SEM image

SEM image of Al2O3-coated TiO2 nanoparticles obtained from the JRC repository (Lot ID JRC NM 62001a). A primary particle size of ca. 20 nm was observed.

Source: BAM division 6.1

Project period

01/01/2017 - 31/12/2020

Project type

EU project

Project status



The goal of the ACEnano project is to introduce confidence, adaptability and clarity into nanomaterial risk assessment by developing a widely implementable and robust tiered approach to nanomaterial physicochemical characterisation.


Bundesanstalt für Materialforschung und -prüfung (BAM)
Richard-Willstätter-Straße 11
12489 Berlin

ACEnano logo

Source: ACEnano project

Nanomaterials are widely used in consumer products as well as in industry. Due to the increasing prevalence of these materials their impact on health and environment is becoming more and more relevant; simultaneously, their unique chemical and toxicological properties due to their size and surface area are not yet fully established. In order to safely classify and regulate these materials, both specific physicochemical information as well as an understanding of their structural-toxicological relationship are required.

Stilisierter Programmablaufplan

Source: BAM

Different spectroscopic and microscopic techniques such as single particle inductively coupled mass spectrometry (SP-ICP-TOF-MS), atomic force microscopy (AFM), Raman and electron microscopy, time-of-flight secondary ion mass spectrometry (TOF-SIMS) will be optimised for nanomaterial characterisation. Additionally, size separation techniques like field flow fractionation (FFF) are implemented in analytical systems; one focus is the coupling of different techniques. Another focus is the optimization and automatization of nanoparticle preparation.

Ein Pfeil in der Mitte einer Zielscheibe

Source: BAM

New techniques, instrumentation and equipment have been developed, and established techniques/ instrumentation optimised for the testing of nanomaterial properties. All these developments are being embedded into a quality assurance and risk assessment framework. The innovations and outcomes will be disseminated, especially to small and medium enterprises (SMEs), and used for new standards for regulation (e.g. OECD) and standardisation (e.g. ISO, CEN) bodies.


Source: BAM

24 European and 4 non-European partners from 12 countries, including universities, research centres, governmental institutions and small and medium enterprises.

Interlaboratory comparison - Call for participation

BAM and BfR have launched a VAMAS interlaboratory comparison on "Surface analysis of oxide nanoparticles" for new standards in ISO/IC 201.

Interested? Contact Joerg.Radnik@bam.de or harald.jungnickel@bfr.bund.de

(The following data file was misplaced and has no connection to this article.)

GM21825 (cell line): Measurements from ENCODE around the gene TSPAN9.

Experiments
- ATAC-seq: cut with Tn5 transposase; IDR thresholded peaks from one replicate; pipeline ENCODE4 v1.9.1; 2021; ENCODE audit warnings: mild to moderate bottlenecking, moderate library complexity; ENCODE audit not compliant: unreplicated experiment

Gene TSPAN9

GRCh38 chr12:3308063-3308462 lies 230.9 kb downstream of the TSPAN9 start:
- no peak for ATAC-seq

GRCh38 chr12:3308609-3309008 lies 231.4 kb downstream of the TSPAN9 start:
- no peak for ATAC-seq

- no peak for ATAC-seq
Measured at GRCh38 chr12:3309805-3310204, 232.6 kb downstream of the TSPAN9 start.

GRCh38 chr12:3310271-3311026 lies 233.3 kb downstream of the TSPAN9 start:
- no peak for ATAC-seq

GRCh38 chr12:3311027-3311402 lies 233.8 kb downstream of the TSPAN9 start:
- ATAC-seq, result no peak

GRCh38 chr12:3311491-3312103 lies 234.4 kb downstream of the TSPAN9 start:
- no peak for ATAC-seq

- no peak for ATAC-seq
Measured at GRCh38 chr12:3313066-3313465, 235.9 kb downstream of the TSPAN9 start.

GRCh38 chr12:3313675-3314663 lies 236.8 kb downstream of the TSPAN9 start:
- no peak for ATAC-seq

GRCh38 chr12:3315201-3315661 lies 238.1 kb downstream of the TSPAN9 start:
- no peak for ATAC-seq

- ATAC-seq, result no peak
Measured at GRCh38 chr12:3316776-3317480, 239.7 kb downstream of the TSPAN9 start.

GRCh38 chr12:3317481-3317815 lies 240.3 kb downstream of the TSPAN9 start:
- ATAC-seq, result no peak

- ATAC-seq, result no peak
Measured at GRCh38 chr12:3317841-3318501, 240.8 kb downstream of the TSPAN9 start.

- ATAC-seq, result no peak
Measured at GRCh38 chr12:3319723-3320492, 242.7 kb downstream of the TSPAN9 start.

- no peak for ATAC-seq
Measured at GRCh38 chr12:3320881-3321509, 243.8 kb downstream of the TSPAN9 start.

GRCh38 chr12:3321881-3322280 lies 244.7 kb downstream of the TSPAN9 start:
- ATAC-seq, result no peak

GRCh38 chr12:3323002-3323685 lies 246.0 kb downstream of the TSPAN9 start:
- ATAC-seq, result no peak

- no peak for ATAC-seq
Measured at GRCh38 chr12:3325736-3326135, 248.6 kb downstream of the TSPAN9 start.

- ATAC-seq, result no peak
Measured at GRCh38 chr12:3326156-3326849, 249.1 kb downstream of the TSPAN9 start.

ACEnano constructs a quality assurance and risk assessment framework for nanomaterials by constructing a methodology for nanomaterial characterisation. This project optimises, miniaturises, simplifies and verifies a carefully selected set of analytical techniques, instrumentation and equipment for testing nanomaterial properties and characteristics, as well as supporting their use by small and medium enterprises (SMEs) through training and documentation. The result is the “ACEnano toolbox”: a user-friendly decision tool available on the ACEnano website, which helps users to simplify the choice of appropriate experimental methods for reliable characterisation of nanomaterials. These advances in methodology are linked to an ontology framework to ensure that the data obtained with these methods complies with the “FAIR” standards (Findable, Accessible, Interoperable, Reusable). These outcomes are then embedded into a quality assurance and risk assessment framework which includes method validations and interlaboratory comparisons, and which sets criteria for benchmarking of future innovation in this field. The innovations and outcomes from the project will be disseminated to the scientific community and to SMEs and used for new standards for regulation (e.g. OECD) and standardisation (e.g. ISO, CEN) bodies.


The development of standard operating procedures for nanomaterial analysis will allow greater consistency in analysis as well as comparability of data. Automatized systems, especially for sample preparation, will simplify the application and lead to a better reproducibility of the procedures. Additionally, the machine readability of the data obtained in this project will help to identify key descriptors and to reveal correlations associated with health and environment impacts. Effective analysis of the structure-property relationships of nanomaterials, particularly regarding their toxicological properties, will enable more accurate and efficient regulation and increase the confidence in both nanomaterial analysis and nanosafety studies with these methods.